Smartphones

Wearable Tech and Meaningful Changes in Health

Recently, our blog posts have discussed the role of technology in children’s lives today - specifically, smartphones and Internet safety. At CHIL, we’re also working with students to incorporate technology into their physical activity via our pedometer program.

 

“Wearable technology” like Fitbits and Apple Watches have exploded in popularity in recent years. Their popularity especially among students has inspired several extensive studies into the effectiveness of such devices for goals like weight loss. These studies have been published in influential publications like the Journal of the American Medical Association, suggesting their importance and relevance today. Many of these studies showed mixed results in the effect of having a Fitbit-like device on weight loss over time.

 

But it’s important to remember that while weight loss is potentially an easy, objective measure for researchers, it is not the only potential health benefit that comes from tracking day-to-day activity. It’s also not the only goal that students should have for themselves. Simply tracking physical activity can be a huge help for those who need to increase their daily activity levels - and that applies to many of us, and to students as well. Despite the federal recommendation that teens get at least one hour of exercise (moderate or rigorous) each day, 2012 data showed that only one in four teens get that hour, according to an article recently published by NPR.  The  Center for Disease Control and Prevention (CDC) also reports that nearly half of American youths aged 12-21 years are not vigorously active on a regular basis.

 

Another article in NPR weighs some of the factors that could influence the effectiveness of wearable technology for fitness or activity. For example, while meeting daily fitness goals and step counts (the popular “10K a day”) could really motivate one person, failing to meet the same goal could discourage another from continuing to wear the device altogether. Also, meeting a daily goal could actually cause a person to “reward” him/herself with more calories. How, then, can we make these gadgets more effective? According to Dr. Mitesh Patel, who was interviewed in the NPR article, these devices are basically most effective when the people using them are “already dedicated to tracking their fitness.” Beyond the initial cost of an expensive device, there has to be a motivator that continues after the novelty of the gadget wears off.


What does this mean for students who are using less-pricey tools like those in our pedometer programs? These students can probably derive most of their long-term motivation not from the promise of weight loss but from the support they get from their school, friends, and family to be more active. The CDC agrees, pointing out that “well designed school-based interventions” and “social support from family and friends” are key in increasing physical activity for all teens. Our pedometer program seeks to do just that. For more information about our pedometer program, please click here.

Smartphones: A True Addiction?

A recent blog post talked about the need for mobile app designers to consider the active role that teens can and should play in staying safe online. It’s not just the responsibility of parents to restrict a teenager’s online presence. Instead, it’s much more productive for parents to team up with their children in order to start a conversation about Internet safety.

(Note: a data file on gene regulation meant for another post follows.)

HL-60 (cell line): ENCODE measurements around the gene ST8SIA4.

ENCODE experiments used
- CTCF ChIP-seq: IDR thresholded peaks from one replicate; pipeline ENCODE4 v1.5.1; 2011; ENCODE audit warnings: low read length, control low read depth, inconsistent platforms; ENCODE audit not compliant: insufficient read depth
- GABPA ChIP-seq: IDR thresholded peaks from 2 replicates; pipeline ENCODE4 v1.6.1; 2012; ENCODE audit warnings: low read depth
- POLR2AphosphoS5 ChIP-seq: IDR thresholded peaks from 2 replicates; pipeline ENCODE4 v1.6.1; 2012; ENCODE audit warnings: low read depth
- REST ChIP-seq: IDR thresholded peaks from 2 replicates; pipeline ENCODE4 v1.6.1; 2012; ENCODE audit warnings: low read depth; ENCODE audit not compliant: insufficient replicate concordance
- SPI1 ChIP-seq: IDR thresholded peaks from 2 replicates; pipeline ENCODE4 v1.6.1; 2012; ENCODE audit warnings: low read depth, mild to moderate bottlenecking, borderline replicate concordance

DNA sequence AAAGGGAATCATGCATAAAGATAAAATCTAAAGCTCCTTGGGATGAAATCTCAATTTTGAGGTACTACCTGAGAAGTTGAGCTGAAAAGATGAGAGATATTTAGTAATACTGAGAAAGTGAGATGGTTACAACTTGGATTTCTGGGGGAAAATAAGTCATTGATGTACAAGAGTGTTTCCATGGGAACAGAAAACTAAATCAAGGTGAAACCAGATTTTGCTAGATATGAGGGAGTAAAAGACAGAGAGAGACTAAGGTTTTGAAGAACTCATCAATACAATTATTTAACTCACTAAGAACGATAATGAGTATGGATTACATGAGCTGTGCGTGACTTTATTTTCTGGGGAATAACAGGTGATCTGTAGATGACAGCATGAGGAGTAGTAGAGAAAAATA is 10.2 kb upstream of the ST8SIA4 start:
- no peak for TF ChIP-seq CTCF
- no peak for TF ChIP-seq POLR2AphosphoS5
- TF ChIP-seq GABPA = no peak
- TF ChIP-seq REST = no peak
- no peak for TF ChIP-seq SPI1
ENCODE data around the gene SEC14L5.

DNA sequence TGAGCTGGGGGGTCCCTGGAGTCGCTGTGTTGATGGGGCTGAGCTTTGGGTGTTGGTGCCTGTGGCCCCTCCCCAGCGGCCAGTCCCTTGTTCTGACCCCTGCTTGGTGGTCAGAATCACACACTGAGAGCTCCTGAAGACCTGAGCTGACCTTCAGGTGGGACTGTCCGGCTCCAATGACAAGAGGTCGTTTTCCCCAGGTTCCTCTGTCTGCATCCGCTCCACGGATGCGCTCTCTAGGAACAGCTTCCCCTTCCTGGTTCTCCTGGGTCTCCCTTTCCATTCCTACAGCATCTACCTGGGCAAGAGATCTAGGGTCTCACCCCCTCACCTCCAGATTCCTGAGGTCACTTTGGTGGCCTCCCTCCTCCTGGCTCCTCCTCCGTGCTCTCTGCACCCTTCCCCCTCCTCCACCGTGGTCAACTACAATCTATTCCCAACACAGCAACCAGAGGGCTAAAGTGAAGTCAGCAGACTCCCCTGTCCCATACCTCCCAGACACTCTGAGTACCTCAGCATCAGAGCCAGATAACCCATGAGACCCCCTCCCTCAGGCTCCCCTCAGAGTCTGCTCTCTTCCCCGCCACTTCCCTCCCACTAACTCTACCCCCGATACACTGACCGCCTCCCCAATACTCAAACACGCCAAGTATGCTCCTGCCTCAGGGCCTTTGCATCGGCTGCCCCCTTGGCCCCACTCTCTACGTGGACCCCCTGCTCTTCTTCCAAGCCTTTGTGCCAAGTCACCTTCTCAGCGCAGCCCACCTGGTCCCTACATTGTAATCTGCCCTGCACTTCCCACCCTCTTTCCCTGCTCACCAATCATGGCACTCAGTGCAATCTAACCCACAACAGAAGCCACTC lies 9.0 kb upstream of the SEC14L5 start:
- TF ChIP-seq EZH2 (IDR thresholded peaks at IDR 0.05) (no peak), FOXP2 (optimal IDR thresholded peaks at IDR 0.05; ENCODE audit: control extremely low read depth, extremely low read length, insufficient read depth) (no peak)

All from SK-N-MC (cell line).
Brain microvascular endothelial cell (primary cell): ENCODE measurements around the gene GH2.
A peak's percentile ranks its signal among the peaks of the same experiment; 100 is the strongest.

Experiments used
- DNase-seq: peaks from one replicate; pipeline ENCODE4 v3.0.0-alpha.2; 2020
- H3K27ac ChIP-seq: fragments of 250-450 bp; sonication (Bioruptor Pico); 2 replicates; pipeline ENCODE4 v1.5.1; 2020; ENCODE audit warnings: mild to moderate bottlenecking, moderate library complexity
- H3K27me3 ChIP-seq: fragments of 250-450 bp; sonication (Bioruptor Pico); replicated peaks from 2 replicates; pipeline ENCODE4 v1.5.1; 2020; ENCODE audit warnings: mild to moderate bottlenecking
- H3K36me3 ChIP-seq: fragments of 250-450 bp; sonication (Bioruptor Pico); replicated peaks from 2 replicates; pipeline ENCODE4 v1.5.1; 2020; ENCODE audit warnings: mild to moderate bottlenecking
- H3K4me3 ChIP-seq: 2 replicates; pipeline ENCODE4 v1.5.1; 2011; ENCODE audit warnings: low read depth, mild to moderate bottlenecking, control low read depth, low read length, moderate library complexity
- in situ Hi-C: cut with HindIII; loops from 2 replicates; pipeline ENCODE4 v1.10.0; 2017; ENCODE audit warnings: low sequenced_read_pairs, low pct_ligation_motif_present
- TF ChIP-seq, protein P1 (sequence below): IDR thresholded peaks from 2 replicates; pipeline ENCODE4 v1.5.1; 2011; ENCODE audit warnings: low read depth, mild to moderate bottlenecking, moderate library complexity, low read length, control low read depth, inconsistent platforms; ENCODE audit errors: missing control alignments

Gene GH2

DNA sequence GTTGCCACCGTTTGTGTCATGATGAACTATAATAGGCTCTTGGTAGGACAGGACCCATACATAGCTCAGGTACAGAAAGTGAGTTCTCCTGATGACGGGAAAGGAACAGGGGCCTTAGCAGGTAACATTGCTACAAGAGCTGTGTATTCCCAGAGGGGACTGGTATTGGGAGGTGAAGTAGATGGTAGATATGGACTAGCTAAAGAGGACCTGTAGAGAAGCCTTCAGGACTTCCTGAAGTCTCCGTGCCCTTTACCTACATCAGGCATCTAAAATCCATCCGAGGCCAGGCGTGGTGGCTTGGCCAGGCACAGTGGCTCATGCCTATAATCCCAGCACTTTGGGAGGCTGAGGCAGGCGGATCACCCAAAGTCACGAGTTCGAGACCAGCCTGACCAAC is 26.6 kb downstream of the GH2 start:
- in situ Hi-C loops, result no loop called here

This week’s post involves one of the risks that parents are undoubtedly concerned about - the risk that teenagers are addicted to their smartphones. Anecdotally, we all can think of a parent disapproving of their children’s inability to look away from their phones for an extended period of time. This problem certainly is not unique to teenagers. Researchers are only beginning to find out what impact smartphones have on our health and our social networks.

 

An article in the NYTimes poses a compelling question: are teenagers replacing other addictive substances with their smartphones? There is good news and bad news that might suggest this is the case. The good news is that teen drug use (trying or regularly using drugs, including alcohol) has gone down in the past decade. This trend is true for all students overall regardless of their demographics. The bad or neutral news, depending on how you look at it, is that this is the same time period that smartphones have exploded onto the scene.

 

There is no way to prove that this coincidence is definitely a causal effect. There are far too many factors at play, including, but not limited to the financial crisis in the past decade, and the extensive anti-drug educational campaigns that might have started to pay off. Also, drug use among college students has not fallen in the same time period.

 

But it’s important to think about the implications of what some experts call a “portable dopamine pump” in a teenager’s everyday life. In the article, the writer explained that smartphones and their various apps provide feedback loops for users and the members of their social networks. Teens have said that they feel “really good” when using their phones for social media.  


Researchers are looking into this trend with a lot of interest, and so should we. The new “high” formed by excessive phone usage could shape teenagers’ social priorities and experiences for years to come.